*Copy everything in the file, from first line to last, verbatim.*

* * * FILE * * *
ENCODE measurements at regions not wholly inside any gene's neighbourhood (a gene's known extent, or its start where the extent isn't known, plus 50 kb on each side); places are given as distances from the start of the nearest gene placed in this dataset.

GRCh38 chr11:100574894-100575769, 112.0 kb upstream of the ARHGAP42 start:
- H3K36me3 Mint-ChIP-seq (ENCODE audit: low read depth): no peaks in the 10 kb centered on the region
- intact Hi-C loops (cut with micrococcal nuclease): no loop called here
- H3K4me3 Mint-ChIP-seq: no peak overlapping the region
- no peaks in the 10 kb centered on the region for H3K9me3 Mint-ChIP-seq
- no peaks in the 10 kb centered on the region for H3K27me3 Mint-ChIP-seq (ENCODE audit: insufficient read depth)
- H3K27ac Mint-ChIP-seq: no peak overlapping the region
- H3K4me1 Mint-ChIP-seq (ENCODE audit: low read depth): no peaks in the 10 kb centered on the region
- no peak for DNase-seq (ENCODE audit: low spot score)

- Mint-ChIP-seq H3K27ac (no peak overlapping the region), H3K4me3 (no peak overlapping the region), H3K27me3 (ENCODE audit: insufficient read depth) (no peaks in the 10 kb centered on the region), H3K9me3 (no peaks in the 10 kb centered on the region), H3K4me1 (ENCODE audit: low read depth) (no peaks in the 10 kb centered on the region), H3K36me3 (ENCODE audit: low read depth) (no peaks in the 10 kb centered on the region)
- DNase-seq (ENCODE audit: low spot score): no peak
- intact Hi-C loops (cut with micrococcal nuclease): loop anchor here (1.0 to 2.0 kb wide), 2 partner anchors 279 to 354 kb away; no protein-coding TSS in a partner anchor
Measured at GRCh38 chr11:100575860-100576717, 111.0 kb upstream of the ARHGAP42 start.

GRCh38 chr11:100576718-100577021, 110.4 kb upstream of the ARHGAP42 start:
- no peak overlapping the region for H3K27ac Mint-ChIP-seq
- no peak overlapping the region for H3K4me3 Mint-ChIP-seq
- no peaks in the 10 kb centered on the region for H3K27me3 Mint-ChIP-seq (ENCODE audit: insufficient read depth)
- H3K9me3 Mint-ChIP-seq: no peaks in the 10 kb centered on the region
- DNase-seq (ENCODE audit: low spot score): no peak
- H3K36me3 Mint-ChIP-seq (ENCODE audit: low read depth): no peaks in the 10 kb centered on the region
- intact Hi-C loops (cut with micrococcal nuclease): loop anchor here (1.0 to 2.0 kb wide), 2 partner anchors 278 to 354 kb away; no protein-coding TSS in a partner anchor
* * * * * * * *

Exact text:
ENCODE measurements at regions not wholly inside any gene's neighbourhood (a gene's known extent, or its start where the extent isn't known, plus 50 kb on each side); places are given as distances from the start of the nearest gene placed in this dataset.

GRCh38 chr11:100574894-100575769, 112.0 kb upstream of the ARHGAP42 start:
- H3K36me3 Mint-ChIP-seq (ENCODE audit: low read depth): no peaks in the 10 kb centered on the region
- intact Hi-C loops (cut with micrococcal nuclease): no loop called here
- H3K4me3 Mint-ChIP-seq: no peak overlapping the region
- no peaks in the 10 kb centered on the region for H3K9me3 Mint-ChIP-seq
- no peaks in the 10 kb centered on the region for H3K27me3 Mint-ChIP-seq (ENCODE audit: insufficient read depth)
- H3K27ac Mint-ChIP-seq: no peak overlapping the region
- H3K4me1 Mint-ChIP-seq (ENCODE audit: low read depth): no peaks in the 10 kb centered on the region
- no peak for DNase-seq (ENCODE audit: low spot score)

- Mint-ChIP-seq H3K27ac (no peak overlapping the region), H3K4me3 (no peak overlapping the region), H3K27me3 (ENCODE audit: insufficient read depth) (no peaks in the 10 kb centered on the region), H3K9me3 (no peaks in the 10 kb centered on the region), H3K4me1 (ENCODE audit: low read depth) (no peaks in the 10 kb centered on the region), H3K36me3 (ENCODE audit: low read depth) (no peaks in the 10 kb centered on the region)
- DNase-seq (ENCODE audit: low spot score): no peak
- intact Hi-C loops (cut with micrococcal nuclease): loop anchor here (1.0 to 2.0 kb wide), 2 partner anchors 279 to 354 kb away; no protein-coding TSS in a partner anchor
Measured at GRCh38 chr11:100575860-100576717, 111.0 kb upstream of the ARHGAP42 start.

GRCh38 chr11:100576718-100577021, 110.4 kb upstream of the ARHGAP42 start:
- no peak overlapping the region for H3K27ac Mint-ChIP-seq
- no peak overlapping the region for H3K4me3 Mint-ChIP-seq
- no peaks in the 10 kb centered on the region for H3K27me3 Mint-ChIP-seq (ENCODE audit: insufficient read depth)
- H3K9me3 Mint-ChIP-seq: no peaks in the 10 kb centered on the region
- DNase-seq (ENCODE audit: low spot score): no peak
- H3K36me3 Mint-ChIP-seq (ENCODE audit: low read depth): no peaks in the 10 kb centered on the region
- intact Hi-C loops (cut with micrococcal nuclease): loop anchor here (1.0 to 2.0 kb wide), 2 partner anchors 278 to 354 kb away; no protein-coding TSS in a partner anchor